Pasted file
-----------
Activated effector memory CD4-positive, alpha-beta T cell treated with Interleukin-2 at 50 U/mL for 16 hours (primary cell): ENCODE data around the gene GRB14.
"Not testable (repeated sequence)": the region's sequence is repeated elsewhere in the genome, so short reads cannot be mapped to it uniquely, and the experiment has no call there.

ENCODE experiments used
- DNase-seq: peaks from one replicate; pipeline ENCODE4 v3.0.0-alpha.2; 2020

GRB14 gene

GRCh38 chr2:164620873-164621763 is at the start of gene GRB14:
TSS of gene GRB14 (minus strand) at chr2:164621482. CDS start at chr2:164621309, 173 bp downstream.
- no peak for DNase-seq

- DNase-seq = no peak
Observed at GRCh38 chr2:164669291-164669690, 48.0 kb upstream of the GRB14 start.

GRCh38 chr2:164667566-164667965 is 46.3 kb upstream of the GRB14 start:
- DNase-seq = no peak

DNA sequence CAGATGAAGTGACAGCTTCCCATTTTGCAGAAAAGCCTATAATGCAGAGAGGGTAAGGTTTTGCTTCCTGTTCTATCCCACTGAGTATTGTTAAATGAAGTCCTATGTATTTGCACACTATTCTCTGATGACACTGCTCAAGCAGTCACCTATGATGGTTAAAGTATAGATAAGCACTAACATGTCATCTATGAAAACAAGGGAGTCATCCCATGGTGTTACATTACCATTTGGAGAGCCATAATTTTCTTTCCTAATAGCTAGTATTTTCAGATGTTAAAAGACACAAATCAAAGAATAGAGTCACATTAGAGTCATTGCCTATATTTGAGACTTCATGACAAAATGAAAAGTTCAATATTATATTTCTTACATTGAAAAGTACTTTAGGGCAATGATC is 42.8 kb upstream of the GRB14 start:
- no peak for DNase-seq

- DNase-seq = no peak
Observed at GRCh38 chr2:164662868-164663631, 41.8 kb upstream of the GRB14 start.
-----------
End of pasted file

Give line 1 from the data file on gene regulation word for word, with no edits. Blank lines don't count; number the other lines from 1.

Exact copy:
Activated effector memory CD4-positive, alpha-beta T cell treated with Interleukin-2 at 50 U/mL for 16 hours (primary cell): ENCODE data around the gene GRB14.